What Matters? What Works? What's Next?
This blog belongs to:

Dj Connell
* Discworld Area Head, Sasquan / WorldCon 2015
More info at
* Current Project: The Great Discworld Fan Gathering at Sasquan
* Founder, Discworld Seamstress Guild of North America, Established 2003
* Co-Founder, North American Discworld Dark Clerks.
Established 2011
* Board Chair: North American Discworld Connection

Trouble Made: By Appointment


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These are my opinions and mine alone.

This image of Death is by artist Paul Kidby. Mr Kidby's images are used with his permission. Copyright: Paul Kidby.

Wednesday, April 13, 2011

Ankh Morpork, A New Discworld Board Game

Excerpt from the NADWCon newsletter. 

Ever want to run Ankh-Morpork? You’ve got the chance now! 

We are delighted to announce that a prototype of the exciting new Discworld game, Ankh-Morpork, will be available for preview and demonstration at NADWCon2011. Please read on for a message from Martin Wallace of Treefrog Games.

Just over a year ago one of my gaming friends suggested Discworld as a possible subject for a board game. This September, that idea will become reality for the gaming public. In the space of a year I have read 99 percent of Terry Pratchett’s Discworld novels, come up with a hopefully decent game, and made a whole bunch of new friends.

The game is set in Ankh-Morpork, which needs no introduction. The background story is that Lord Vetinari has vanished, with no explanation. There is now a power vacuum to be filled, and your aim is to oblige. You will be randomly assigned a secret personality at the beginning of the game, which will tell you what you need to do to win. If you are one of the three lords (Selichii, de Worde, Rust) then you want to take control of a certain number of areas. If you are Dragon King of Arms then you want to cause trouble. If you are Chrysoprase then you want to make money. You could be Lord Vetinari and secretly back in the city, which means you want to get your minions in a certain number of areas. Finally, you could be Vimes and aim to maintain the status quo, i.e. don’t let any other bugger win. The fact that you do not know what other players are aiming to do creates the right amount of paranoia.

The game is built around a deck of cards, which are mostly well known characters from the books. You play a card, do what it says on it, then refill your hand back to five cards. The cards allow you to place minions on the board (the people who will do your dirty work), remove other minions (with assassins) build buildings, earn money, and lots of other stuff. The actions on the cards are tailored to fit the character of the personality they represent, thus CMOT Dibbler may or may not make a profit, the Fire Brigade will not burn your house down for a reasonable sum of money, and Detritus will put a halt to trouble in a forthright manner. The characters you have to be careful about playing are the wizards, as when you do you also have to draw a random event card. There are no ‘good’ random events. The game ends either when a player achieves their victory conditions or the deck of cards runs out (when Vimes will win if he is in play).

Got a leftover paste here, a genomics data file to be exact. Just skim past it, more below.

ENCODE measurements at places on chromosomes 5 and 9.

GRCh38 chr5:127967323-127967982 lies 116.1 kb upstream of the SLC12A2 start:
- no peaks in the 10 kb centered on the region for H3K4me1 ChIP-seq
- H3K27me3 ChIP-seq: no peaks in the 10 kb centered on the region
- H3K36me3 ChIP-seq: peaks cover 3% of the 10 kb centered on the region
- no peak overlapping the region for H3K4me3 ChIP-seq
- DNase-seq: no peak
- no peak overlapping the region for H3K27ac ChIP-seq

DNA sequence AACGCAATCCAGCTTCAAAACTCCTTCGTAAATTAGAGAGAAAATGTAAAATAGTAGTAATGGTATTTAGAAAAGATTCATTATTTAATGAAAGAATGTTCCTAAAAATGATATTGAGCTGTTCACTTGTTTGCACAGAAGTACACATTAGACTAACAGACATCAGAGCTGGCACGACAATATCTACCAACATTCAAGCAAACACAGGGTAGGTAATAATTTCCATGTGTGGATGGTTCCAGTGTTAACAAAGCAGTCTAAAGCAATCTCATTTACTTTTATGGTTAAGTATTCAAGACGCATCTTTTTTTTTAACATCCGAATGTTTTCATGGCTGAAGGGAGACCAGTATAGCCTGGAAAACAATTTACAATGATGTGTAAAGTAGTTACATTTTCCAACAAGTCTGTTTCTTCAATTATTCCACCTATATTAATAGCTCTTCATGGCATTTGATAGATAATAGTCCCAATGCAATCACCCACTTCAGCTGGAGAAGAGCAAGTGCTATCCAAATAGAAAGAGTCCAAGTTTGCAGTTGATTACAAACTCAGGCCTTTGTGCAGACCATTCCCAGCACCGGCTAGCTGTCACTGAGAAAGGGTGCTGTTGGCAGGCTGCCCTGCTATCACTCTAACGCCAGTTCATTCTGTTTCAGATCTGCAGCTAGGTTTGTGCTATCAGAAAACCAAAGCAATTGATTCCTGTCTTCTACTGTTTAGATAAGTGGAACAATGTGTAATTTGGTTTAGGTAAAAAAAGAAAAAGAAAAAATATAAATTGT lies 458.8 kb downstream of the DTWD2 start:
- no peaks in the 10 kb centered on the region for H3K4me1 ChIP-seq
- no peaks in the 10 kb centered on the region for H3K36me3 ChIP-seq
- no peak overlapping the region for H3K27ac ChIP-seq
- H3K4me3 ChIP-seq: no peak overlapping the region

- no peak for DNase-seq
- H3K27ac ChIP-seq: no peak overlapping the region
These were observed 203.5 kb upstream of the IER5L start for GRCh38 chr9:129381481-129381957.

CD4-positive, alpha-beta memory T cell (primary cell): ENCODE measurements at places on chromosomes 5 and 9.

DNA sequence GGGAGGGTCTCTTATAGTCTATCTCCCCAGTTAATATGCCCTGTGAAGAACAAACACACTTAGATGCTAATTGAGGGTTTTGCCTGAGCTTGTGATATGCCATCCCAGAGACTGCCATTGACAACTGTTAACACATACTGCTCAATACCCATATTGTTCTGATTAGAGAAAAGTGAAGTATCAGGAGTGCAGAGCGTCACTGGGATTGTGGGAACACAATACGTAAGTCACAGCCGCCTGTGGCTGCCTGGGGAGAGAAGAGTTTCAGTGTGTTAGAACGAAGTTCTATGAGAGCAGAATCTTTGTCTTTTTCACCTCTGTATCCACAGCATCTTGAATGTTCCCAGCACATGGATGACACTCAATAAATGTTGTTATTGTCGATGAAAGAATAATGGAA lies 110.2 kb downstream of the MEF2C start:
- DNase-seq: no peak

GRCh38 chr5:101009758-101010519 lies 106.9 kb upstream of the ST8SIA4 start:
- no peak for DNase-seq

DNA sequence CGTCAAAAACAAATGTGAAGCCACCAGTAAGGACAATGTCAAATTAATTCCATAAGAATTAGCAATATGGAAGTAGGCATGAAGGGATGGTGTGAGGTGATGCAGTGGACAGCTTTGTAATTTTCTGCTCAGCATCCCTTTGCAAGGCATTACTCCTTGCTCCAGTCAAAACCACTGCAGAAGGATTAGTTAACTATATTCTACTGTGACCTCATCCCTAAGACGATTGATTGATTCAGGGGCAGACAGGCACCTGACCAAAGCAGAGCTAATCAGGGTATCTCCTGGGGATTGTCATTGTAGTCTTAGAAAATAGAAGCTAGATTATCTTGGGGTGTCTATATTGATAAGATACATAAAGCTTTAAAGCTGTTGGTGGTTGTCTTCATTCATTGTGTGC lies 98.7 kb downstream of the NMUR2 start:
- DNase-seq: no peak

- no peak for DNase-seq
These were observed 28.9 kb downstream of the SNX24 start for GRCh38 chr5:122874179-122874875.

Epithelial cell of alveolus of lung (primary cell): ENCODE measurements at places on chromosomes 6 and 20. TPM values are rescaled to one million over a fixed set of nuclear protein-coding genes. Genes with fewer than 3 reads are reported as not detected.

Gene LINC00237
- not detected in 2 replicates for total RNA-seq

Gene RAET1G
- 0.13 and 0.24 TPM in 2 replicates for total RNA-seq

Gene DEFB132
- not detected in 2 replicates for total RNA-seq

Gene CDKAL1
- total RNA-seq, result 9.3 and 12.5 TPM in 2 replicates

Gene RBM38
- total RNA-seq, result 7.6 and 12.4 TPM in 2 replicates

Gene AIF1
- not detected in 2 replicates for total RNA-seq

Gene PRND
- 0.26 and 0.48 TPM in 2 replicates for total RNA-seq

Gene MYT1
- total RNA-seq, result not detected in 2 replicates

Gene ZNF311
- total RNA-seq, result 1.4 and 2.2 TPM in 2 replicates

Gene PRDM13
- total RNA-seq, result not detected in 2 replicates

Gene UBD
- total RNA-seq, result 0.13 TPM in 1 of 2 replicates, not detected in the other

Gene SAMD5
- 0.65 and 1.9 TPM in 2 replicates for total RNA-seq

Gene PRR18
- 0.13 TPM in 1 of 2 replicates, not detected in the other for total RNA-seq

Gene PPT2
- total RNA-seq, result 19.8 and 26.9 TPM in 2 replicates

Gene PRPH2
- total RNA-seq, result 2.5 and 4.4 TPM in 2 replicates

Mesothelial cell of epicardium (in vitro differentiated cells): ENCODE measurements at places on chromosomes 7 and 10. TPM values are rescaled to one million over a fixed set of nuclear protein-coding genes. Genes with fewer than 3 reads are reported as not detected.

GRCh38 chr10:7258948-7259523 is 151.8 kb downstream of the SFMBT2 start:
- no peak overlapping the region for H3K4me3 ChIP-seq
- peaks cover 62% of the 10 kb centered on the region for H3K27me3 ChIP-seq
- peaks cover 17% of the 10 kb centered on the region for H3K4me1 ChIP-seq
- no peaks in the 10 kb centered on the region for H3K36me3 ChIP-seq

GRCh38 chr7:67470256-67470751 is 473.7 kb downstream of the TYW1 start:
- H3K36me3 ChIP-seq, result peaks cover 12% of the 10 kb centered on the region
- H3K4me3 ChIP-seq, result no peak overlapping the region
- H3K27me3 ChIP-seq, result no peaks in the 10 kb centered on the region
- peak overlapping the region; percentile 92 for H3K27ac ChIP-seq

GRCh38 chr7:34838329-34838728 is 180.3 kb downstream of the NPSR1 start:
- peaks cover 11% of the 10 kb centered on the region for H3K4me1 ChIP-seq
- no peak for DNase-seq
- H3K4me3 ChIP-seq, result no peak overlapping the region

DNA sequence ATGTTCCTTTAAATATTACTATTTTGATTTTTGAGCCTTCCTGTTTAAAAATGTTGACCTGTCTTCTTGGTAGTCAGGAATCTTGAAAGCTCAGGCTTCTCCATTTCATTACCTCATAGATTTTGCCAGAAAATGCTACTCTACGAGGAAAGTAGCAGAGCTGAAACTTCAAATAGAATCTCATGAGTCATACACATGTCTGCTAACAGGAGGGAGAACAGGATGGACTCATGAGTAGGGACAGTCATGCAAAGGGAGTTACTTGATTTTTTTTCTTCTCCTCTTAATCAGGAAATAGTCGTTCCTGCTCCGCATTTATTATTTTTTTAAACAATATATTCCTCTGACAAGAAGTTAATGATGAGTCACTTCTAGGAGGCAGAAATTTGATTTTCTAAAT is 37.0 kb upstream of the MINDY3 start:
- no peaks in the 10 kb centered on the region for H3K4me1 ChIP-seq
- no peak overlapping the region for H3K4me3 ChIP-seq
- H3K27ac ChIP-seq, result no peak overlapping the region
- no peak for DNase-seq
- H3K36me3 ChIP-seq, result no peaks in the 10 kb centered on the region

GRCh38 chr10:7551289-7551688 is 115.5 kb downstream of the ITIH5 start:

This project is the largest one I have ever undertaken, and without the help of an amazing team of people it would still be just an idea. The kind people at the Discworld Emporium (Bernard and Isobel Pearson, Ian Mitchell, and Reb Voyce) have been instrumental in making sure the artwork is spot on. Ian spent over 300 hours producing an incredibly detailed map of the city. To help with the many card illustrations (one hundred and thirty two unique cards) I managed to convince my regular artist, Peter Dennis, to help out. He has kept up an amazing work rate and turned out some absolutely stunning images (which have passed the Sir Terry Pratchett seal of approval). Finally, Paul Kidby has kindly allowed the use of his artwork on the box cover. My own humble contribution to this project has been to do my best to treat the characters created by Sir Terry in as respectful a manner as possible. I wanted to design a game that captured the feel of the city, rather than paste the theme onto a Monopoly variant. Sometime later this year I will find out if I succeeded in this endeavour.
See you there,


1 comment:

  1. Wow! That sounds like a game truly worthy of Ankh Morpork!